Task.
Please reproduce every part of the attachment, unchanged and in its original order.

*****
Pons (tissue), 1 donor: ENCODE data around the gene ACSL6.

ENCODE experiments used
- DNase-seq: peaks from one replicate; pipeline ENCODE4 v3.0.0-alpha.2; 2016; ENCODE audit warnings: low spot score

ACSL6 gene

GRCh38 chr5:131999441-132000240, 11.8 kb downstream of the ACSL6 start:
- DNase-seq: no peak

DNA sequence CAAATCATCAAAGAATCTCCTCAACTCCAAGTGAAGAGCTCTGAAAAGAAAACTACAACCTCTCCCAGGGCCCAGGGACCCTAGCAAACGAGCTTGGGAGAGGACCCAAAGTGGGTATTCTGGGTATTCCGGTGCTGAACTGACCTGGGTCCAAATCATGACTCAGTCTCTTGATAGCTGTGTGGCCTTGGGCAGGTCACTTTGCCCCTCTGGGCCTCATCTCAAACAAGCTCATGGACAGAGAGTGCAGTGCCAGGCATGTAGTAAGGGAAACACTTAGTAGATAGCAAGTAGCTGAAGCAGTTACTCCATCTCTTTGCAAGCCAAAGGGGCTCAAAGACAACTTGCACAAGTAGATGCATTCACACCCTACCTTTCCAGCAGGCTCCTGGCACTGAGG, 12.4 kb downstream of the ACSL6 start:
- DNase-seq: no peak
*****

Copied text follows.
Pons (tissue), 1 donor: ENCODE data around the gene ACSL6.

ENCODE experiments used
- DNase-seq: peaks from one replicate; pipeline ENCODE4 v3.0.0-alpha.2; 2016; ENCODE audit warnings: low spot score

ACSL6 gene

GRCh38 chr5:131999441-132000240, 11.8 kb downstream of the ACSL6 start:
- DNase-seq: no peak

DNA sequence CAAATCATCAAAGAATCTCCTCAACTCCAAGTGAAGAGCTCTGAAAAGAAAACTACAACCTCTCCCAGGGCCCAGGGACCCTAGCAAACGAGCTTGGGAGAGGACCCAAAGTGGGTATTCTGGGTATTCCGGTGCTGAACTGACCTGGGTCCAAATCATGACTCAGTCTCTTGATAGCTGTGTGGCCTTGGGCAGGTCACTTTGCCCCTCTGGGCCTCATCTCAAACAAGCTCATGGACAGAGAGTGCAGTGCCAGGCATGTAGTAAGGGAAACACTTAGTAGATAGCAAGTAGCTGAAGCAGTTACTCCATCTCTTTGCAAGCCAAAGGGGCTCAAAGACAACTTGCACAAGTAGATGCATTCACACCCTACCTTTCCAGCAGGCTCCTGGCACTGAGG, 12.4 kb downstream of the ACSL6 start:
- DNase-seq: no peak